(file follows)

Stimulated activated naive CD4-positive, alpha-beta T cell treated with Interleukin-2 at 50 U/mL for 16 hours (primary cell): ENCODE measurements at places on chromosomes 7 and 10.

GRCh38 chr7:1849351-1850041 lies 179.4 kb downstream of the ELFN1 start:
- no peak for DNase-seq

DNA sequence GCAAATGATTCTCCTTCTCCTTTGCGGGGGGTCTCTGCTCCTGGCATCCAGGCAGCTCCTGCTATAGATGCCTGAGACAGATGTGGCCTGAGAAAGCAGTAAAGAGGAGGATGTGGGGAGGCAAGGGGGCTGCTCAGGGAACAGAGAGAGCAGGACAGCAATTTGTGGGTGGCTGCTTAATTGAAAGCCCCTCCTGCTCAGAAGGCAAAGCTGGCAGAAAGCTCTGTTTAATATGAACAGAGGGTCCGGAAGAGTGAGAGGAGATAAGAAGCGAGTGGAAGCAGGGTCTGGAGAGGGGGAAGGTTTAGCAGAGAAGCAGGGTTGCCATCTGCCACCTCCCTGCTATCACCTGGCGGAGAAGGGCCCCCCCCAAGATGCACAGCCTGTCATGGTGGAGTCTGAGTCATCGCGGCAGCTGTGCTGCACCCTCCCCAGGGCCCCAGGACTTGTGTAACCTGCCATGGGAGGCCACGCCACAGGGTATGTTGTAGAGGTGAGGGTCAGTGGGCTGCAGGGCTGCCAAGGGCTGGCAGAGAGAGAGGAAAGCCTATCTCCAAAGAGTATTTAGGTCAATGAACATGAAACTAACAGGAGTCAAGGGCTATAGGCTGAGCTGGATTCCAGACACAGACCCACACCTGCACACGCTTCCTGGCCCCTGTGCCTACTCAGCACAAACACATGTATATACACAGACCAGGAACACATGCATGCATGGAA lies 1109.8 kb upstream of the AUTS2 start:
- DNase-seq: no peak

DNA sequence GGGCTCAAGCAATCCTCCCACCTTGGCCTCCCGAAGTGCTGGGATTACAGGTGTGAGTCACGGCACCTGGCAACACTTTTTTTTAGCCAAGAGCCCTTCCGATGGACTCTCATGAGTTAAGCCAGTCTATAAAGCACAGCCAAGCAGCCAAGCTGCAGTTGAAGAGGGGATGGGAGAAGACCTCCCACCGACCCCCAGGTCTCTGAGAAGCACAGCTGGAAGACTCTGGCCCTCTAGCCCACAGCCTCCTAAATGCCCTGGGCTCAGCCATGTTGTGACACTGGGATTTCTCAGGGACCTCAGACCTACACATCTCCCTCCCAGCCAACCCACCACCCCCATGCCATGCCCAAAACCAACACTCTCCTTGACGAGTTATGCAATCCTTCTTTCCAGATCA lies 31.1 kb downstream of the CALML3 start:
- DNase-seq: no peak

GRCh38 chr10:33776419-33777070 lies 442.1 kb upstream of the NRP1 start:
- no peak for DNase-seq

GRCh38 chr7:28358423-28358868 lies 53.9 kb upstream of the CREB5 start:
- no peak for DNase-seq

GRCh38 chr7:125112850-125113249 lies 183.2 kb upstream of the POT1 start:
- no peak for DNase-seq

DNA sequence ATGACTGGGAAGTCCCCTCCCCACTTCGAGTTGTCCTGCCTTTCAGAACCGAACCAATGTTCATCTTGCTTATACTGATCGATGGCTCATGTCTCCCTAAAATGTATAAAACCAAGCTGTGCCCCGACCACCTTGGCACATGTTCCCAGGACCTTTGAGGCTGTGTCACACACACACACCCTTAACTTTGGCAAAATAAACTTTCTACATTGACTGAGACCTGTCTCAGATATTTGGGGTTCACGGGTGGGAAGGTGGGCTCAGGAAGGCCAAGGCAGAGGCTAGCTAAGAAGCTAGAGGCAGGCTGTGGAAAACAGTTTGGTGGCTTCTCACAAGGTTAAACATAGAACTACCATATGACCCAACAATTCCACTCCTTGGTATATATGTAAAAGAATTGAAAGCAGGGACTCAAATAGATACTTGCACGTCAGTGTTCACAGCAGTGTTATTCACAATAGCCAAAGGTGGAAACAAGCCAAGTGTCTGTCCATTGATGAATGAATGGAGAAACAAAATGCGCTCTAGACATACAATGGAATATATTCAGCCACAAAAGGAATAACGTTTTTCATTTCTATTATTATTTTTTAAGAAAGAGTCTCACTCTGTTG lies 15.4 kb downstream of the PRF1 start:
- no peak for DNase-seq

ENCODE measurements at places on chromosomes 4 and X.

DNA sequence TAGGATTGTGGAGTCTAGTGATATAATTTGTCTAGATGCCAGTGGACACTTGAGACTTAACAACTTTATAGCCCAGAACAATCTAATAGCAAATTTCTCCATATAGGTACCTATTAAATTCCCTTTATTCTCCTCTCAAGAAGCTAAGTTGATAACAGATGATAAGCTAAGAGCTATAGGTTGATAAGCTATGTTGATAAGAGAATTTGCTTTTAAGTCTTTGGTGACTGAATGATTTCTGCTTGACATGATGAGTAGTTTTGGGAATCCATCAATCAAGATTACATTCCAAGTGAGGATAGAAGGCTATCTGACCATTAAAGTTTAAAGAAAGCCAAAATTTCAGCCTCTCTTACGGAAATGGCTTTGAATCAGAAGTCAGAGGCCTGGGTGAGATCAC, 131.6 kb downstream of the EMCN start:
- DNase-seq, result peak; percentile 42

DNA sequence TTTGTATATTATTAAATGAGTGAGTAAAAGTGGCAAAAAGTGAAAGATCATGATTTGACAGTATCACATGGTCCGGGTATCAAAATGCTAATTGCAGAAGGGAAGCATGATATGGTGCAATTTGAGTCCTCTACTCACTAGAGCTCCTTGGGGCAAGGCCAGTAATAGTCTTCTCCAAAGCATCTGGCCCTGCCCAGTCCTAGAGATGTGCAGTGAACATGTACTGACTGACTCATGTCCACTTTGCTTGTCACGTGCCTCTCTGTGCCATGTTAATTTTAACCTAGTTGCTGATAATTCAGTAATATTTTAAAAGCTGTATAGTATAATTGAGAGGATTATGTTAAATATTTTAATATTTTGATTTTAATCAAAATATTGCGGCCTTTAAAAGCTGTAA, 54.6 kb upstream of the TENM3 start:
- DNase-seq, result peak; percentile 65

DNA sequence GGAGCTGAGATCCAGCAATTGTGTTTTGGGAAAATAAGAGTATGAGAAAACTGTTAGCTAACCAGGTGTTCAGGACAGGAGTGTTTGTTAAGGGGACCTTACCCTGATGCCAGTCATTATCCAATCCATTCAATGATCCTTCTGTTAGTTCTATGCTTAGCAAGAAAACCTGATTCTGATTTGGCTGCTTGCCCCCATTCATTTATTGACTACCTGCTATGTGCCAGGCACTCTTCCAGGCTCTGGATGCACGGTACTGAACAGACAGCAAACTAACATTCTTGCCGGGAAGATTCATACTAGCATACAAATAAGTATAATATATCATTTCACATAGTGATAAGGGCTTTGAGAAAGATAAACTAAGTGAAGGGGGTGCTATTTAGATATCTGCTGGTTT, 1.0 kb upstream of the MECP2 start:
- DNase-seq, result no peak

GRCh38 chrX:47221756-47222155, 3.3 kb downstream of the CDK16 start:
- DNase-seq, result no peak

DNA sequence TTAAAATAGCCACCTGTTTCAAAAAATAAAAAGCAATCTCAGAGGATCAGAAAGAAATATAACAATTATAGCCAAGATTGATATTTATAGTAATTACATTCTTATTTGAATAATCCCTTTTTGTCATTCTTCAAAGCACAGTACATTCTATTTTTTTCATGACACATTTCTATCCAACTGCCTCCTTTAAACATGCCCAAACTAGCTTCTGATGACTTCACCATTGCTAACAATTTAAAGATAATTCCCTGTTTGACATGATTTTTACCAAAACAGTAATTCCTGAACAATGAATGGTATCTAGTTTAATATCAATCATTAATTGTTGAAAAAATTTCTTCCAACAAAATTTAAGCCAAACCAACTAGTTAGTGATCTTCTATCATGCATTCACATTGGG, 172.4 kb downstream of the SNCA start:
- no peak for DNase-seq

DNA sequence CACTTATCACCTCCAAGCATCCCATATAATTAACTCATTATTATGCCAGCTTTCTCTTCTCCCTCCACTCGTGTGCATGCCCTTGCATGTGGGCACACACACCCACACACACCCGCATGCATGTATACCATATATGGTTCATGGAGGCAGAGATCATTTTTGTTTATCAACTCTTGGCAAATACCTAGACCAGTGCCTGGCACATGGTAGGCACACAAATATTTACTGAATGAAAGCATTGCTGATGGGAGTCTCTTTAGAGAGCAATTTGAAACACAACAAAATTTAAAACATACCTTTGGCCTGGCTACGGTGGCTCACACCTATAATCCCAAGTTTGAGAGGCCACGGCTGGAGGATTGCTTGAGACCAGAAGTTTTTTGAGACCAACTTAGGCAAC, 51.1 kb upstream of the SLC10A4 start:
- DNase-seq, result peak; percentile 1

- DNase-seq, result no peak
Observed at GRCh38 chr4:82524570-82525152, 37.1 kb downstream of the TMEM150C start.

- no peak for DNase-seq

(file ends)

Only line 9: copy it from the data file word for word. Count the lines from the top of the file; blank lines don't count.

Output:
- no peak for DNase-seq